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Recumbant Effigies in the South Aisle

Through modern wrought iron gates, across the wide shallow moat and along the gravel drive which curved slightly. The island enclosed by the moat is quite large, comprising some four or five acres, mostly wooded gardens. The moat was first constructed in prehistoric times by our brythonic ancestors (in an archaeological excavation about sixty years ago the skeletons of two men, buried in sawdust, with mosaic rings on their arms, were found). DNA tests in isolated communities show that the genetic descendants of the brythons are still among us.

The Roman's built a villa within the moat, and in the subsequent two thousand years the residence has been rebuilt and rebuilt until its present manifestation - plain Regency of 1812, faced in stucco and painted cream. A venerable cedar tree obscured with a verdant veil my first view of the house.See photo: http://afroml.blogspot.

com/2006/03/recumbent-effigies-in-south-aisle_05.html.In front of the house the moat widens into a lake, and because the building is so close to the water's edge you had to walk right across the front and down a slope before you could look back and get a complete view of the main facade.

Rising three floors, the top storey had an open loggia with a rooftop terrace behind (Pevsner says this arrangement was put in after a fire destroyed the attic rooms in the 1950s - a familiar fate of country houses lit by candles). There is a legend that inside the house is a secret hiding place next to one of the fireplaces, and that a recusant priest taking refuge in this hole suffocated with the heat and smoke, his skeleton being found years afterwards.At some point a landscape gardener had widened the moat in front of the house so that it became an ornamental lake. In the subdued light of a late February afternoon the water looked as mysterious as Dozmary Pool. A discarded oar, looking forlorn, acted as a reminder of summer boating sessions.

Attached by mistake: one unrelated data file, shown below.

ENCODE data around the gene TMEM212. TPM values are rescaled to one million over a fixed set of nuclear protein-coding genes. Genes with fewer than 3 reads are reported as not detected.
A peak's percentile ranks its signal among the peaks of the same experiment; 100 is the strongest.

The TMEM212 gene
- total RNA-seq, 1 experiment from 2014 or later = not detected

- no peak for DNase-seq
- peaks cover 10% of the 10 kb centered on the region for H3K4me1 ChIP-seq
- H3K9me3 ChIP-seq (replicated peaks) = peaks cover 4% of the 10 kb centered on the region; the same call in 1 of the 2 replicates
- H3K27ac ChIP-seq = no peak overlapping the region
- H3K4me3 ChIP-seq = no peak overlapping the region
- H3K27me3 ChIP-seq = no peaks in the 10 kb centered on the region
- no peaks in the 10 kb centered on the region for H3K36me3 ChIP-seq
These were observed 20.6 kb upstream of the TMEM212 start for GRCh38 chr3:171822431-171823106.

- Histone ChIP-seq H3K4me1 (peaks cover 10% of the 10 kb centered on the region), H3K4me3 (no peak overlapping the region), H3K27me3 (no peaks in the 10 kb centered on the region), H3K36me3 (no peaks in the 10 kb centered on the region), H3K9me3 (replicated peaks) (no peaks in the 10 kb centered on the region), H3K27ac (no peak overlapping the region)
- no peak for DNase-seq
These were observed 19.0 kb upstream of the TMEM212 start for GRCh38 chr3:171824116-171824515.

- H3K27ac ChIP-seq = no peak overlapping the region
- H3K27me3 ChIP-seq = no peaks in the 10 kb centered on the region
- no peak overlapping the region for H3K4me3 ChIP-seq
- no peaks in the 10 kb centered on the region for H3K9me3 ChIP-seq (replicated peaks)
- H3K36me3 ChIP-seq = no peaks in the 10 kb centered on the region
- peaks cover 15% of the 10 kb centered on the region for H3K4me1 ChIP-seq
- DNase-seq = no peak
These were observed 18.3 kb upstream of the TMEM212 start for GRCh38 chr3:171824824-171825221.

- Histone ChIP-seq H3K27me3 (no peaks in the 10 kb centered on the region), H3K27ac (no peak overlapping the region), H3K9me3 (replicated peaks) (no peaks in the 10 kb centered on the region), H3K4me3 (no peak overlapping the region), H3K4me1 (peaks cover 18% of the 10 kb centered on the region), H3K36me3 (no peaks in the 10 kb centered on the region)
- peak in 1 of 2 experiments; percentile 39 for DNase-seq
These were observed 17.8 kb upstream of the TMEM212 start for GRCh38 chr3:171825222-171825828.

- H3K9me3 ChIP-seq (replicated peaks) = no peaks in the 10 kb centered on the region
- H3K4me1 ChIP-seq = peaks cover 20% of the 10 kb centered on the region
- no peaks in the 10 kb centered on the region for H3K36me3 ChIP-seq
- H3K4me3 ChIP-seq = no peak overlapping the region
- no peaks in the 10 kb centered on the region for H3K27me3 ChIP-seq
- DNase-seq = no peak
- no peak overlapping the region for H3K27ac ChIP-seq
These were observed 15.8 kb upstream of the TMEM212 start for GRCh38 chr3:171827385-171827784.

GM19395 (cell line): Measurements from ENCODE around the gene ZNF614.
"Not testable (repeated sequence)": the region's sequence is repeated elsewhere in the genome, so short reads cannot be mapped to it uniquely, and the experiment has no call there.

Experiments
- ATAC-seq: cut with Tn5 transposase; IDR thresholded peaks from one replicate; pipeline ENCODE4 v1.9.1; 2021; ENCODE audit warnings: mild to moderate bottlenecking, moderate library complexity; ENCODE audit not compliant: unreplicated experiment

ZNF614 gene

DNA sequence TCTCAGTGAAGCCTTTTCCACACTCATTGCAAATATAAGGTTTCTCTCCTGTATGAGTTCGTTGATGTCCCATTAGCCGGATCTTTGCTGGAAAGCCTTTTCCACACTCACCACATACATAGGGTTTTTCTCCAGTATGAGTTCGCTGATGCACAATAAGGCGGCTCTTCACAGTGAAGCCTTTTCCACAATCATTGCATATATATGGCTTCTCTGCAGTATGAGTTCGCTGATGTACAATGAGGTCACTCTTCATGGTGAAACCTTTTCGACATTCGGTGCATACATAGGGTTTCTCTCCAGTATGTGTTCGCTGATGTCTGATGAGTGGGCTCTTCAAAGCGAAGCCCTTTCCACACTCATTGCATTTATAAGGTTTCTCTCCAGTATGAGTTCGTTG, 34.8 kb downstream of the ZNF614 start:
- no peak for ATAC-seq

To the side of the house were the stables, in substantial Victorian brick. The main house had a small coat of arms on the front facade (just below the loggia) but the stables had a massive crest on the front, denoting the pride felt in the horseflesh within. In an echo of Rupert Brooke the stable clock said ten to three.

A crest is not the same as a coat of arms. Arms (which are regulated by the College of Arms in London) are worn on a shield, whereas a crest is a device worn on the top of a knight's helmet. This crest featured a regardant lion (ie looking backwards) holding a crowned head (a decapitated foe whose head was thrown to wild beasts?).

Looking into the Tackroom you could see saddle pads, saddles, bridles, whips (stood up in a traffic cone), feed supplements, cleaning materials.Horseshoes on a stable window sill, all carefully pointing the right way (lest the luck should run out). Horseshoes are regarded as lucky because they are made of iron, which is supposed to repel evil.

They also have seven nail holes, which is a lucky number.Across the lane was the church, built of ironstone, a Saxon foundation but rebuilt over the ages.The Poor Box was carved from a single slab of wood, with the date 1639, and the inscription: This is God's Treasury cast one mite into it (was this a reference to the widow who cast one mite, her entire wealth, into the Temple treasury?).

Recumbent effigies in the south aisle. Two stone knights (and another one in the chancel). Obviously knights are mounted on horseback, so horses must have been kept at the hall since at least the middle ages.Effigies of knights usually show the feet resting on a dog or a lion, but one of these effigies showed puppies either side of the head. It was a worn scultpure, but you could make out the worn shape of a puppy. He was a man who liked dogs!.

Outside the church the countryside fell away in gentle slopes.

.Personal blog http://www.afroml.blogspot.


By: Andrew Amesbury

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